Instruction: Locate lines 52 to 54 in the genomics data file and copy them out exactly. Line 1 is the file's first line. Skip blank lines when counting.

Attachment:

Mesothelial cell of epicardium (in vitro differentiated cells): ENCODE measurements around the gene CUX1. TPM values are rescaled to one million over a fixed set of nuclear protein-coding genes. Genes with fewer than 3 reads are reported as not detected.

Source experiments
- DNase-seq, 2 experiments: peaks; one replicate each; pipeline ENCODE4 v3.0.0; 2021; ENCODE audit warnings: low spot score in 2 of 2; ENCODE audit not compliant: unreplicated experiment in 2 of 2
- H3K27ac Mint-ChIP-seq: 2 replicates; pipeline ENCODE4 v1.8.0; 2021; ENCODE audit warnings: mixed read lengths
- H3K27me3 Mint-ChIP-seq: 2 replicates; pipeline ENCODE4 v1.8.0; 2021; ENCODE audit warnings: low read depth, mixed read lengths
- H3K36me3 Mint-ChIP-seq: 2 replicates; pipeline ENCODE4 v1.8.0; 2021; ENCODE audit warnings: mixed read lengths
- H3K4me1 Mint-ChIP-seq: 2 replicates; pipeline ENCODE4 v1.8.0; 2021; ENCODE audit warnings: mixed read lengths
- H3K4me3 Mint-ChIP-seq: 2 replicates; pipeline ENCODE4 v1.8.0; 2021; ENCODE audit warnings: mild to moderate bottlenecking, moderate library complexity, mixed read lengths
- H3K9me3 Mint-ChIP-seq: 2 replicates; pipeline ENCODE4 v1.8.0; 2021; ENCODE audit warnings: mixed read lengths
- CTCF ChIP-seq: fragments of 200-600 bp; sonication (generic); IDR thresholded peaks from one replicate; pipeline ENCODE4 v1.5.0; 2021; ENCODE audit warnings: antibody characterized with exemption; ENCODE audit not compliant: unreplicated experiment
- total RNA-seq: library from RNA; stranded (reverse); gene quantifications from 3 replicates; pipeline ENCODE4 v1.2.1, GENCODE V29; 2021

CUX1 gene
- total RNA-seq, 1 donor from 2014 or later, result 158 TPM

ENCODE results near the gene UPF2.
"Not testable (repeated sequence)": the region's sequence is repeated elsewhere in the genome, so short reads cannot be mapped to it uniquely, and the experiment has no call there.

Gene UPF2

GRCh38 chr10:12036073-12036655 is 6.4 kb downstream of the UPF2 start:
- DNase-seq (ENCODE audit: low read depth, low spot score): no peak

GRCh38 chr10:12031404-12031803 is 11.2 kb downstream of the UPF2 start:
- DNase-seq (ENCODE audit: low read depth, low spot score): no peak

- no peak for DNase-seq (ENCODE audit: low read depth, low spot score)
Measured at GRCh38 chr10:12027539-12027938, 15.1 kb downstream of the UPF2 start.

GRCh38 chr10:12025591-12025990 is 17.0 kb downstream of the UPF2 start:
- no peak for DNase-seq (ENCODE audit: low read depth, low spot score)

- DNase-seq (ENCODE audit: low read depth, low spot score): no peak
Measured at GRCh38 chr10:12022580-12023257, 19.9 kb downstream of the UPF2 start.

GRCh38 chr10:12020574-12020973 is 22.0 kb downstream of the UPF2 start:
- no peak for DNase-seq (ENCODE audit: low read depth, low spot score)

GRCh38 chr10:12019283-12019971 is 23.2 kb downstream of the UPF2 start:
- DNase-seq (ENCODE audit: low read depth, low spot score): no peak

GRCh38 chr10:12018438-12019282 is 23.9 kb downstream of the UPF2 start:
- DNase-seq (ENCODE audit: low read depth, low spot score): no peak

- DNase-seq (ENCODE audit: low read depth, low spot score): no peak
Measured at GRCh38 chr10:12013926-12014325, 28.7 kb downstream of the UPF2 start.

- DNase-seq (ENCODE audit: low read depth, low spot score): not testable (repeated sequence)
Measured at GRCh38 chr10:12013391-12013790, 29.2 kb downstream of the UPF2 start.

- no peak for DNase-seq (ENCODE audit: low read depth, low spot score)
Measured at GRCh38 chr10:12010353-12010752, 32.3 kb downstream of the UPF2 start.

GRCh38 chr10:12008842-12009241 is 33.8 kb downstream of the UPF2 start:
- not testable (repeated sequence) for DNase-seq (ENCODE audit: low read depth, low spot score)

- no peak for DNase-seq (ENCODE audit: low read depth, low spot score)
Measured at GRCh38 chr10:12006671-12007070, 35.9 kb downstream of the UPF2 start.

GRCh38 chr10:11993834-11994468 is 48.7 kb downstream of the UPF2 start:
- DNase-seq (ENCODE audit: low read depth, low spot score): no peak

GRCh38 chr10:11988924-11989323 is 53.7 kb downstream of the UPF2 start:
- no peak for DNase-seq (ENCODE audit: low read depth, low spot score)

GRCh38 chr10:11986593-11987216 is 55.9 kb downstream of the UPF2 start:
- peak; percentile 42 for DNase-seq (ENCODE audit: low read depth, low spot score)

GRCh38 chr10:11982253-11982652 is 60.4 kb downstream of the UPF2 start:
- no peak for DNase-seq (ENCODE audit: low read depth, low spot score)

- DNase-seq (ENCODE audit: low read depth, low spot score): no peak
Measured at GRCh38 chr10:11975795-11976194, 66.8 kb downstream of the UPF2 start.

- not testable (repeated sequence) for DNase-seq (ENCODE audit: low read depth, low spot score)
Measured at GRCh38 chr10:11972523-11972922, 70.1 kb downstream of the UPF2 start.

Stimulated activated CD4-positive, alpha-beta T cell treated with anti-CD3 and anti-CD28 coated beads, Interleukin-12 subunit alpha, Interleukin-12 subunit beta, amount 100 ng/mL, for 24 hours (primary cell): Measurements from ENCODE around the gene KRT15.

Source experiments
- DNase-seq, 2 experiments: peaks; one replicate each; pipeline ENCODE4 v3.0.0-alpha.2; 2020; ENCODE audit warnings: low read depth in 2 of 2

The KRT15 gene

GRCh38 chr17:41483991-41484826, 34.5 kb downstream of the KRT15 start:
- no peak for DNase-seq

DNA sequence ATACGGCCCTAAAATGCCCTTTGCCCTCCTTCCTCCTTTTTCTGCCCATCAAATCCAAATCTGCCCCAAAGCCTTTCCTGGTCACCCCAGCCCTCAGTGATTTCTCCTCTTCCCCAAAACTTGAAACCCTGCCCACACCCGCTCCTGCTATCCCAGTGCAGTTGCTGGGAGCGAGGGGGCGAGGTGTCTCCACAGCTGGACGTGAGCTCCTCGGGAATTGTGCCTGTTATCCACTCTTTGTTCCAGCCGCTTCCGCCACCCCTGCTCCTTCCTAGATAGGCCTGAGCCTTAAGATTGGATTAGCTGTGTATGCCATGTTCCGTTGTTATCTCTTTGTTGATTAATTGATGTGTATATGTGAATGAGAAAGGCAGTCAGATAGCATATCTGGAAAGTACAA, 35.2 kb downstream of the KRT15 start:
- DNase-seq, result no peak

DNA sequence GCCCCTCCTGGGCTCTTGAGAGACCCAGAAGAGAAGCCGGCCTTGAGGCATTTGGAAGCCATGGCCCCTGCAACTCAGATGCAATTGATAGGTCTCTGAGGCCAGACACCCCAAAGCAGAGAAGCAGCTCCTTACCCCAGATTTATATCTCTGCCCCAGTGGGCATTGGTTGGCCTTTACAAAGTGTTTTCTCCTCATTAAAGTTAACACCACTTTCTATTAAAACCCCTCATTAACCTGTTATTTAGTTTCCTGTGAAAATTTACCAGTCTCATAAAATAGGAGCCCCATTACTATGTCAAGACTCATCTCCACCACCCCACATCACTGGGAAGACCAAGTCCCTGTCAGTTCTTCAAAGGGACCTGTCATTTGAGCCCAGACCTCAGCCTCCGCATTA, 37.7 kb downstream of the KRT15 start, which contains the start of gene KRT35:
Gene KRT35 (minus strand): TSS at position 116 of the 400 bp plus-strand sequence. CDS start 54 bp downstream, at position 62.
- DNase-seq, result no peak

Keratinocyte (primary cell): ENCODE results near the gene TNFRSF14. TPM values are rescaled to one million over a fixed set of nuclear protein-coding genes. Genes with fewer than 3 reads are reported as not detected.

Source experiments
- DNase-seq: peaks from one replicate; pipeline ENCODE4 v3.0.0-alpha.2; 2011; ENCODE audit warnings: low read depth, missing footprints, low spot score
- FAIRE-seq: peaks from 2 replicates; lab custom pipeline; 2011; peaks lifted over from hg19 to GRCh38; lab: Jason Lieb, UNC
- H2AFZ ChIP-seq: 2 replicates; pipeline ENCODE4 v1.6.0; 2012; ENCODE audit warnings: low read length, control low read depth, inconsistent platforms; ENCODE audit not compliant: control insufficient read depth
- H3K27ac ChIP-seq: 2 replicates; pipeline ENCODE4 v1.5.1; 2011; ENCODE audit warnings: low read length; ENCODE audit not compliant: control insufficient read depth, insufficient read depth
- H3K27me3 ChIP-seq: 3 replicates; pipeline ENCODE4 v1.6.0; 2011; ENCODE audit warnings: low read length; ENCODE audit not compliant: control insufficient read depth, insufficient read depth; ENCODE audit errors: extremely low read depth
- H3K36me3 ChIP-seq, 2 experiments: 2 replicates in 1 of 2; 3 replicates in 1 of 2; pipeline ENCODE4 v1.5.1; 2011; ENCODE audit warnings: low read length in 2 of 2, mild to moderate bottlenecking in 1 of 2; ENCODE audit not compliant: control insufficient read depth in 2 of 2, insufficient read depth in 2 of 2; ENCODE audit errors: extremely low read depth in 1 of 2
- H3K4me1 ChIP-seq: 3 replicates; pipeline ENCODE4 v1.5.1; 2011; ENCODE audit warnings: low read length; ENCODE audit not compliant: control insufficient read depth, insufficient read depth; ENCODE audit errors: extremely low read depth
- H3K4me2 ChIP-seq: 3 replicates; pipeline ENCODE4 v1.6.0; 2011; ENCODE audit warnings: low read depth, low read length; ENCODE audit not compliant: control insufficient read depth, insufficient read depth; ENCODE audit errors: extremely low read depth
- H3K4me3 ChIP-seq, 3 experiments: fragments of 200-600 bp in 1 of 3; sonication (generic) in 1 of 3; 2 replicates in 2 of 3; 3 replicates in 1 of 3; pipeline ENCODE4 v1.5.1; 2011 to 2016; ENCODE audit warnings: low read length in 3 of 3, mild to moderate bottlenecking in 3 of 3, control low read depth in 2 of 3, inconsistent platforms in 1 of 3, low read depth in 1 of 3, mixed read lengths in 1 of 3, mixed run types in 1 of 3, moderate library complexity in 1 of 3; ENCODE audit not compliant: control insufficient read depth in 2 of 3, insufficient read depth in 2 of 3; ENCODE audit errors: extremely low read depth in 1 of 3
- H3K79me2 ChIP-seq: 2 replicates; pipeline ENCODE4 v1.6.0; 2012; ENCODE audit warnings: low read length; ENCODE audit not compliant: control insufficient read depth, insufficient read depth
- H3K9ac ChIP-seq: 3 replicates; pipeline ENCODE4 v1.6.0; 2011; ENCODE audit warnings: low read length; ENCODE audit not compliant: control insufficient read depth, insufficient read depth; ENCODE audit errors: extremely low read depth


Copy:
Measured at GRCh38 chr10:11975795-11976194, 66.8 kb downstream of the UPF2 start.

- not testable (repeated sequence) for DNase-seq (ENCODE audit: low read depth, low spot score)
Measured at GRCh38 chr10:11972523-11972922, 70.1 kb downstream of the UPF2 start.